Pro-Russian candidates win Moldovan, Bulgarian presidential elections

Pro-Russian candidates win Moldovan, Bulgarian presidential elections

France 24

© Nicolay Doychinov, Daniel Mihailescu, AFP | Bulgaria’s Rumen Radev (pictured left) and Moldova’s Igor Dodon

Pro-Russian candidate Igor Dodon on Monday emerged as winner of Moldova’s presidential runoff, viewed as an East-West choice in the impoverished ex-Soviet country.

With 99.9 percent of ballots counted, Socialist Party chief Dodon had 52.3 percent of the votes, according to the electoral commission, with pro-European rival Maia Sandu on 47.7 percent.

“We have won, everyone knows it,” Dodon told a press conference overnight.

The full results are expected to be announced later this week.

The vote marks the first time in 20 years that Moldova – wracked by corruption scandals in recent years – is electing its leader by national vote instead of having parliament select the head of state.

Wedged between Ukraine and Romania, the tiny nation of 3.5 million people is caught in a political tug-of-war between Russia and the West.

Dodon had come out top in the first round of voting on October 30 with 48 percent ahead of Sandu, a centre-right former education minister who worked for the World Bank, with 38 percent.

They have diametrically opposed visions for Moldova’s future.

Dodon – who served as economy minister under a communist government between 2006 and 2009 – has called for deeper ties and boosting trade with Moscow.

Sandu meanwhile had urged a path towards Europe, calling for the withdrawal of thousands of Russian troops from the Russian-speaking separatist region of Transdniester, which broke away in the early 1990s after a brief civil war.

Moldova signed an historic EU association agreement in 2014, and half of its exports now go to the bloc.

The move was bitterly opposed by Russia, which responded with an embargo targeting Moldova’s crucial agriculture sector.

“I and all my friends voted for Igor Dodon since he promises to restore the strategic partnership with Russia,” said Vasilii Blindu, a 70-year-old pensioner in the northern town of Balti.

Both candidates criticised the vote as badly organised, highlighting the shortage of ballot papers for overseas voters. More than 4,000 Moldovan and international observers were on hand to monitor the vote.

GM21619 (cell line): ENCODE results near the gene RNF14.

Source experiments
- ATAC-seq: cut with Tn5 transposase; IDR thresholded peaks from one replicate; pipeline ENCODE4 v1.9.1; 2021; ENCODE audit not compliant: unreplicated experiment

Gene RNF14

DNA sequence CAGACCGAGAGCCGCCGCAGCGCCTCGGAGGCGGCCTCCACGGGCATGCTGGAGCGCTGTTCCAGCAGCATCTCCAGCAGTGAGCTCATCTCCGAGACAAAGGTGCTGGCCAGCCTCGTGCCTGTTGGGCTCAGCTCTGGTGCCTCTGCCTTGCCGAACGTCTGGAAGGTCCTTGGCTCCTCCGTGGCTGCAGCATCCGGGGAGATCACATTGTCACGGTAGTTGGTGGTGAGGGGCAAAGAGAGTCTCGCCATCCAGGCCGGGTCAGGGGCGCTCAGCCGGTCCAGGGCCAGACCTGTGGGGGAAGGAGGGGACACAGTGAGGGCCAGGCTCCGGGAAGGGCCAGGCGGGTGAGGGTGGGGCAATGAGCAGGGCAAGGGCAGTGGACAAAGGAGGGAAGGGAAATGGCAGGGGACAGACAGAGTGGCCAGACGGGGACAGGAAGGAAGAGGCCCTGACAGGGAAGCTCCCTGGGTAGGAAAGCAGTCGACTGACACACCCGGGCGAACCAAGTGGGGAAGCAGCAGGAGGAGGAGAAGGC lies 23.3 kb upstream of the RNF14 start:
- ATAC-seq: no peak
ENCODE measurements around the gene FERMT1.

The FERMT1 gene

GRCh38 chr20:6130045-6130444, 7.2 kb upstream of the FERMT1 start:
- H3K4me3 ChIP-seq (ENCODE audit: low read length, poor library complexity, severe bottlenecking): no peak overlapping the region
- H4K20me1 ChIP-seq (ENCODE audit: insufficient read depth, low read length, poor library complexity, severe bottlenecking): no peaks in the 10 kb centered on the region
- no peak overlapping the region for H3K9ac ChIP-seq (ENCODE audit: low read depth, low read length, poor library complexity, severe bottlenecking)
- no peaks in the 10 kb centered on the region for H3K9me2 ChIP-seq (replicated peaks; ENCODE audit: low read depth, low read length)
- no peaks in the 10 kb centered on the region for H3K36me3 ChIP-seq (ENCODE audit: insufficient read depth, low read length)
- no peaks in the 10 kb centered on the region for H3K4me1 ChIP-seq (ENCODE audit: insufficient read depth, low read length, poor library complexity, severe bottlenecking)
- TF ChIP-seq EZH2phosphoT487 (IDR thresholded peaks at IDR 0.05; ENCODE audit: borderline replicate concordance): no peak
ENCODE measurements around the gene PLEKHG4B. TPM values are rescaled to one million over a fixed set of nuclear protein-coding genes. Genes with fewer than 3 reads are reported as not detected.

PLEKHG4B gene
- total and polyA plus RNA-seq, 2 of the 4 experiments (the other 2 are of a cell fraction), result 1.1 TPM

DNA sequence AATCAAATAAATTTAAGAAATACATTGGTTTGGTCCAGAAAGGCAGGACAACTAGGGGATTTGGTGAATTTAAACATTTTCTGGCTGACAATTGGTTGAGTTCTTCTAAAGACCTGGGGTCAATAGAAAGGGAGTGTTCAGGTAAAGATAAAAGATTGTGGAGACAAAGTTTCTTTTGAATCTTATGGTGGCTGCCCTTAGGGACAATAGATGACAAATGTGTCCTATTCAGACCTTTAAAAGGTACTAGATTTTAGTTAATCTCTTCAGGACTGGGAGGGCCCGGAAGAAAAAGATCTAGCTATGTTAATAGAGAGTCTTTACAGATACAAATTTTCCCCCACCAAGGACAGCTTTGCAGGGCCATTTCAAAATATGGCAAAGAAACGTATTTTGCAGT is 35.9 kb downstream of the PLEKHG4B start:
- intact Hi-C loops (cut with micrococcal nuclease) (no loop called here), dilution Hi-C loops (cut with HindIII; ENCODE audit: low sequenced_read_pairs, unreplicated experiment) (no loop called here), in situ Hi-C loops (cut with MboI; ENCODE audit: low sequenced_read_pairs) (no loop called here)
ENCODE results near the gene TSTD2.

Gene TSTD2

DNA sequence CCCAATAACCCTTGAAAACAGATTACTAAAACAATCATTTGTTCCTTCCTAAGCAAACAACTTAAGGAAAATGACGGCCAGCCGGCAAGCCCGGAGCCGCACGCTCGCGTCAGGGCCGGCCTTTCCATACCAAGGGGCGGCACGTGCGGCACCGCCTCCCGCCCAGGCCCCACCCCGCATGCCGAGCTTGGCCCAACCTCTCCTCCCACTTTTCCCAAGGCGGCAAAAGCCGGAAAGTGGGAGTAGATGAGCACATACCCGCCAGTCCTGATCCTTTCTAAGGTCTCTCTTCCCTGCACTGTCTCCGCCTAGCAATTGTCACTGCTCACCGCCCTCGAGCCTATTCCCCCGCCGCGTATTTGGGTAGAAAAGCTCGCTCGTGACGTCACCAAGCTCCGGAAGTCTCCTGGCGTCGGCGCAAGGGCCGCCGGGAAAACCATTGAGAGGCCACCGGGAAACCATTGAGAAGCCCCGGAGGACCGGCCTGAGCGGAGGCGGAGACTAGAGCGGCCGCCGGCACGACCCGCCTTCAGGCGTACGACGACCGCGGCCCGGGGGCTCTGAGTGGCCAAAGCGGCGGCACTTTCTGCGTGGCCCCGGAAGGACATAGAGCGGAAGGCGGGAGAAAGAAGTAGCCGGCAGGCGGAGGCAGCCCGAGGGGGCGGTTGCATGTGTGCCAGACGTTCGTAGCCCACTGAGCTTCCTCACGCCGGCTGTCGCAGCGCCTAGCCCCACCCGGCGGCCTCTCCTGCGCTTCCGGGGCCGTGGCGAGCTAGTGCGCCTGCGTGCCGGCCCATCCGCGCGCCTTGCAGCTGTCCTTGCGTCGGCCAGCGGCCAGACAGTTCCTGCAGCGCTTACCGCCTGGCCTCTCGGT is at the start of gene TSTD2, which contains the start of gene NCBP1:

Turnout was 53.4 percent, the electoral commission said.

Corruption scandals

The vote comes as a Moscow-friendly general also claimed victory in ex-communist Bulgaria’s presidential election Sunday, prompting Prime Minister Boyko Borisov to announce his resignation as his nominee was dealt a crushing defeat.

Speaking at a polling station on Sunday, Dodon had described his campaign as “against the oligarchs, against those who have robbed our country and want to destroy it”.

Moldova has been rocked by corruption scandals and political turmoil in recent years.

In 2014, $1 billion (920 million euros) mysteriously disappeared from three banks, prompting huge street protests and the arrest of the former prime minister Vlad Filat, who has since been convicted of corruption and abuse of office.

A recent report published by Transparency International called the country “the regional launderer for money of dubious origin”.

Moldova’s current Prime Minister Pavel Filip, who has served since January, is pro-European and introduced political changes including the direct presidential vote.

Moldova is considered by some international organisations to be Europe’s poorest country.

Forty-one percent of the population live on less than $5 (4.6 euros) a day while the average monthly salary is $240, according to World Bank figures.

(AFP)

Advertisements

SpaceX Explosion Costs One Highly-Insured Israeli Satellite, Stops Sale of Satellite-Maker To China

[Israeli satellite-maker Spacecom had $200 million invested in Amos-6 satellite, but insured the craft for $330 million.  Actual receipts will be slightly less, due to launch failure (Spacecom Assures Bondholders After Loss of Amos 6).  ]

The Story behind the Explosion of Amos-6

israeldefense

An unexpected explosion on the SpaceX launch pad at Cape Canaveral brought Israel’s flagship space project to an end

Photo: YouTube

Spacecom’s Amos-6, an estimated $200 million communications satellite built by state-owned Israel Aerospace Industries (IAI), was deemed a total loss after the Space-X Falcon 9 launcher to which it was attached exploded during a static engine test yesterday (Thursday). Defense News reports that Spacecom said the “anomaly” would have “substantial influence” on the company.

The explosion was a heavy blow for all parties involved: the Israel Aerospace Industries (IAI), who worked for years on the satellite’s development; Spacecom, the Israeli satellite operator that was expecting to sign a large deal with a Chinese company; and the American company SpaceX, which was entrusted with the satellite’s launch.